Business professionals today have numerous opportunities to participate in relationships that can further their personal and professional development. One such relationship is a mentoring partnership. A mentor is someone who offers their knowledge, wisdom, and advice to someone with less experience.

 

Useful Reference List on Mentorship:

Bainer, D. L., & Didham, C. (1994). Mentoring and other support behaviours in elementary schools. Journal of Educational Research, 87(4), 240–247.

Bozeman, B., & Feeney, M. K. (2007). Toward a useful theory of mentoring a conceptual analysis and critique. Administration & Society, 39(6), 719-739.

Conrad, C. (1985). Strategic organizational communication: Cultures, situations, and adaptation. New York: Holt, Rinehart and Winston.

Crisp, G., & Cruz, I. (2009). Mentoring college students: A critical review of the literature between 1990 and 2007. Research in Higher Education, 50(6), 525-545.

Dwyer, D. (2000). Interpersonal relationships. London: Routledge.

Eby, L. T., Rhodes, J. E., & Allen, T. D. (2007). Definition and Evolution of Mentoring. The Blackwell handbook of mentoring: A multiple perspectives approach, 7-20.

Ehrich, L. C., Hansford, B., & Tennent, L. (2004). Formal mentoring programs in education and other professions: A review of the literature. Educational administration quarterly, 40(4), 518-540.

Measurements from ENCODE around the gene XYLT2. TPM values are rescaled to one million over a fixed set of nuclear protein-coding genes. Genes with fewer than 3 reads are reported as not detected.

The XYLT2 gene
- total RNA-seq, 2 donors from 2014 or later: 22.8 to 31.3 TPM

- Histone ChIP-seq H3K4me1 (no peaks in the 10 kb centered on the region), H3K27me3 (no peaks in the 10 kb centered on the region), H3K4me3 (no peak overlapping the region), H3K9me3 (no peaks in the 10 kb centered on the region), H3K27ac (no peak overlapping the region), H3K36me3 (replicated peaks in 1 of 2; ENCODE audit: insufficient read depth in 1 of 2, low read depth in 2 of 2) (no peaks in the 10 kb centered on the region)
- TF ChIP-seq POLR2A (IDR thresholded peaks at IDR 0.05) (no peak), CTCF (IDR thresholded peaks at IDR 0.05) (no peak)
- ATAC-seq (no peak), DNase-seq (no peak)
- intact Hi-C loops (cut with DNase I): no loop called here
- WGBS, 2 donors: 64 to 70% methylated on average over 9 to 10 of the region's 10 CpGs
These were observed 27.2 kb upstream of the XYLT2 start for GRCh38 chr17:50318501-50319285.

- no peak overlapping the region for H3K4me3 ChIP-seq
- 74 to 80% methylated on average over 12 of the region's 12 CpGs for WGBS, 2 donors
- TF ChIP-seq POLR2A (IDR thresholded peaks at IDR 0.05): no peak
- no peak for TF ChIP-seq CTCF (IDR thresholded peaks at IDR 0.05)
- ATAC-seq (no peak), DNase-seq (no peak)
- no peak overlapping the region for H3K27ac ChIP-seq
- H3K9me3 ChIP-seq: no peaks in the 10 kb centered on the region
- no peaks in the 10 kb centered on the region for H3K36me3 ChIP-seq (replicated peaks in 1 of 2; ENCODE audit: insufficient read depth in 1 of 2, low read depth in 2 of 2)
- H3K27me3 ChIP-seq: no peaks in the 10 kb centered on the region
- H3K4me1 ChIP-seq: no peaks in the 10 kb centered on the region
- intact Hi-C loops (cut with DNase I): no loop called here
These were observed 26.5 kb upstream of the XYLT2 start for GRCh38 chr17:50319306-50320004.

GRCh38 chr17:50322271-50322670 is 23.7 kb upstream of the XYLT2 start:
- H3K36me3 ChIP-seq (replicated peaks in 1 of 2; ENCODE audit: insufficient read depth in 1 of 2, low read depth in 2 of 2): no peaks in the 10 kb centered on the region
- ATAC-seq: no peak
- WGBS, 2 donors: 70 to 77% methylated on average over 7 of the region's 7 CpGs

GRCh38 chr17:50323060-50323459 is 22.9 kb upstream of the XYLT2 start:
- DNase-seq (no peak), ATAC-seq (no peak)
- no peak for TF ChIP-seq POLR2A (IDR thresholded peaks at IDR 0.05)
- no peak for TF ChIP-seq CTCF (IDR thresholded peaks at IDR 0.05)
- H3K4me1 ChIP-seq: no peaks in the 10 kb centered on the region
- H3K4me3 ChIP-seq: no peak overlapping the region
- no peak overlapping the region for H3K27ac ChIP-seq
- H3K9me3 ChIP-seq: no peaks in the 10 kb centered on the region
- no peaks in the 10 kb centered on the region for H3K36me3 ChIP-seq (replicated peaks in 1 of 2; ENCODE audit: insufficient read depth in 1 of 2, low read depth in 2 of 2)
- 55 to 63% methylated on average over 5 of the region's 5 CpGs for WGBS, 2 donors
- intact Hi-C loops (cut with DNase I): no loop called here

Goodwin, L.D., & Stevens, E.A. (1998). An exploratory study of the role of mentoring in the retention of faculty. Journal of Staff, Program, & Organization Development, 16: 33–41.

Green, S. G., & Bauer, T. N. (1995). Supervisory mentoring by advisers: Relationships with doctoral student potential, productivity, and commitment. Personnel Psychology, 48(3), 537-562.

Johnson, W. B. (2002). The intentional mentor: Strategies and guidelines for the practice of mentoring. Professional psychology: Research and practice, 33(1), 88-96.

Merriam, S. (1983). Mentors and proteges: A critical review of the literature. Adult Education Quarterly 33, (3), 161-173.

Mertz, N. T. (2004). What’s a mentor, anyway?. Educational Administration Quarterly, 40(4), 541-560.

Mertz, N. T., Welch, O. M., & Henderson, J. (1988). Mentoring for top management: How sex differences affect the selection process. Career Planning and Adult Development Journal, 4(2), 34-39

Murrell, A. J., Crosby, F. J., & Ely, R. J. (1999). Mentoring dilemmas: Developmental relationships within multicultural organizations. Mahwah, N.J: L. Erlbaum Associates.

Noe, R.A. (1988). Women and mentoring: A review and research agenda . Academy of Management Review, 13(1), 65-78.

Ozgen, E., & Baron, R. A. (2007). Social sources of information in opportunity recognition: Effects of mentors, industry networks, and professional forums. Journal of business venturing, 22(2), 174-192.

Pfleeger, S. L., & Mertz, N. T. (1994). Final report of the ACM/NSF executive mentoring project. New York: Association for Computing Machinery.

Scandura, T. A. (1998). Dysfunctional mentoring relationships and outcomes. Journal of Management, 24(3), 449-467.

Young, A. M., & Perrewe, P. L. (2000). What did you expect? An examination of career-related support and social support among mentors and protégés. Journal of Management, 26(4), 611-632.